The president heatedly assailed the Senate defeat today of Dr. Henry Foster, junior as surgeon general, as a vote against women’s right to choose abortion, and he vowed to keep a ban on assault weapons, referring to the narrow defeat of New Jersey Governor Jim Florio, a Democrat. A defeat that somehow partially attributed to support of gun control.
Jim Florio gave his governorship for it. I’ll do it if I have to give up the White House for it. I’ll do it.
Earlier, the president received a rousing welcome from autoworkers at a Ford plant here as he vowed to make Japan open its markets to American automobiles and car parts and stumped for his own budget plan, an economic program.
Every time you wonder what we’re doing up there, you see a fighting going on in Washington. Just remember, my test is will it create jobs? Will it raise incomes? Will it make working people more secure? If they’re doing their part?
Mr. [00:37:00] Clinton has repeatedly expressed a reluctance to be drawn into overt presidential politicking. So soon before 1996, although his appearance at a Ford Edison assembly plant with his wife Hillary had all the trappings of a campaign event, the president, Mrs. Clinton, donned black UAW jackets in front of cheering auto workers and then left as a sound system, blared Bruce Springsteen’s Born in the USA.
It was a sympathetic audience for Mr. Clinton’s stance against Japan’s trade policies with Earl, now an official of the United Automobile Workers Union telling the president to get us more jobs. So that.
And then I here’s from just a few days before. Here’s Clinton, State of the Union on immigration.
All Americans, not only in the states most heavily affected, but in every place in this country, are rightly disturbed by the large numbers of illegal aliens entering our country. The jobs they hold [00:38:00] might otherwise be held by citizens or legal immigrants. The public service they use impose burdens on our taxpayers. That’s why our administration has moved aggressively to secure our borders more by hiring a record number of new border guards by deporting twice as many criminal aliens as ever before, by cracking down on illegal hiring, by barring welfare benefits to illegal aliens in the budget. I will present to you we will try to do more to speed the deportation of illegal aliens who are arrested for crimes to better identify illegal aliens in the workplace as recommended by the commission headed by former Congresswoman Barbara Jordan.
Now, I have to be clear about that.
That Tom Perez, the one play that video recently and had the other side of it that, you know, yes, Clinton was calling for border security, but certainly and there was a Republican Congress and presidents historically act differently when they have a party of the opposite party in Congress. [00:39:00]
It was true of Nixon and the Democrats. You know, Nixon was a much more liberal president because he had Democrats in Congress. I get it. But I also Perez says, you know, look at.
Clinton wasn’t trying to just deport people who have been living here a really long time. And he wasn’t using the asylum to detain people, it was border security and getting rid of criminals. But the rhetoric is very similar. So, you know, what is this really is a Trump Clinton now. Now you see in the policies, I mean, listen to Clinton talking about abortion and gun control. So on these major, you know, issues that people feel strongly about Clinton.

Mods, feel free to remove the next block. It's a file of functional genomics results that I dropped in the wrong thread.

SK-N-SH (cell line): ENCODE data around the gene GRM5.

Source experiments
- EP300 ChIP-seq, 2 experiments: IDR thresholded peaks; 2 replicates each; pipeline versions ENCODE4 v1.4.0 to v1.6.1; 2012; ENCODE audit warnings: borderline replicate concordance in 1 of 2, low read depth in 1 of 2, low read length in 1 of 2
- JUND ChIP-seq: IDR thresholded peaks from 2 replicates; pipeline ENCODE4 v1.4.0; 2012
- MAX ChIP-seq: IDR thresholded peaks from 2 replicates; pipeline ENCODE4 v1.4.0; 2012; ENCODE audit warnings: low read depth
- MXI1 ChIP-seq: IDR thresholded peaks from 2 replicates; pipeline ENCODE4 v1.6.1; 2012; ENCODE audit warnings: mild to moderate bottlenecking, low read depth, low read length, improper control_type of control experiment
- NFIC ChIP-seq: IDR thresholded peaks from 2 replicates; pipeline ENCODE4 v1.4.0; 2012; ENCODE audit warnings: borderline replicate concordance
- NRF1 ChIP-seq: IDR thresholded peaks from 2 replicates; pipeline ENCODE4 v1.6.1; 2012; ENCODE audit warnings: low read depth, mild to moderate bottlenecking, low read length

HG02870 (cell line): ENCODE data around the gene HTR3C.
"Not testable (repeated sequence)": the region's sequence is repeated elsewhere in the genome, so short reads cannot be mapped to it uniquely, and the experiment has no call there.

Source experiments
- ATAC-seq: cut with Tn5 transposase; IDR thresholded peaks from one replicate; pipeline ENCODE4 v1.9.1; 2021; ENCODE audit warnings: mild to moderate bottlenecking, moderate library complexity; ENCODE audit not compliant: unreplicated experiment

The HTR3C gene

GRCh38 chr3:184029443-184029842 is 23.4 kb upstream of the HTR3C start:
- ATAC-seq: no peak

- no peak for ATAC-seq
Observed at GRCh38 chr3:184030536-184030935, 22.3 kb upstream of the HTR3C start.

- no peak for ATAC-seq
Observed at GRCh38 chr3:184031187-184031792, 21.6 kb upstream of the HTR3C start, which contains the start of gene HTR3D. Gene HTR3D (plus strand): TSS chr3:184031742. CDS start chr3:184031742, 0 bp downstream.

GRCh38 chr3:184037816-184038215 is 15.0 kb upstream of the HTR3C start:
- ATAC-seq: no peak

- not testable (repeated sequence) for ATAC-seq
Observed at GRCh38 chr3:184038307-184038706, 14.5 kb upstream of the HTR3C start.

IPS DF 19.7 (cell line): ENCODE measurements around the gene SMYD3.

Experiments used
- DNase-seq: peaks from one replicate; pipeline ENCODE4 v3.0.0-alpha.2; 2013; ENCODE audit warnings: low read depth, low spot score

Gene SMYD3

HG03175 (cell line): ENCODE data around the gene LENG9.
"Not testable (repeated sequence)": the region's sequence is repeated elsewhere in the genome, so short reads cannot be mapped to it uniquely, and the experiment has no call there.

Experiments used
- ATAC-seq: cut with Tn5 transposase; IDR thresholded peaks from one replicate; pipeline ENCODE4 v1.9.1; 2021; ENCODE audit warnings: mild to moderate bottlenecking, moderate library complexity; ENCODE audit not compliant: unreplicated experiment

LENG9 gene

Exactly different from Trump. But in the approach and in this political situation he’s in, I think 1996 makes a good visor through which to see where 2020 is going because Clinton was a flawed vehicle, no doubt about it. Ed, you’re getting at the 1995 was not very popular talking about these similar approval ratings to where you’re seeing the national approval for Trump right now. He [00:40:00] would build it up by a couple points every month, going all the way to 1996, 1994.
He’d lost a midterm in a bad midterm. His approval rating was down to 40 percent during that time.
Really rough first term Clinton. And that’s kind of forgotten.
Another similarity that I see, like Clinton had changed the median wage, change, the approach, the meta game, the media spinning was something that we just gets so common. But it was a new term then to spin the media, to just have people like George STEPHANOPOULOS or James Carville, others, Dee Dee Myers just constantly making press statements, matching the pace of cable news. He was really the first campaign to do that. They had a satellite phone. I know it’s crazy, right? Satellite phone in order to. Get the candidate available for news reactions at [00:41:00] the time that it was needed. They were sending video of the satellite to news organizations. Sometimes news organizations were using that video. So and Clinton in that the way that he spoke and, you know, was and in using poll tested statements and later in the in the 1996 campaign, he is going to do what they call mic issues, like he’s going to come up with these little issues like school uniforms or a video chip that would help parents decide what programs their kids could watch to try to corner the market for the suburban mom and to show family values to take that away from the Republican. He was also looking at these trade issues. And when you’re starting to see some of the issues. Just passed an actor. So he had was a little bit on the defensive on this. But you’re talking about a candidate who is a Democrat that could compete in Louisiana, Kentucky, Tennessee, Arkansas, [00:42:00] Florida, Arizona, different elections.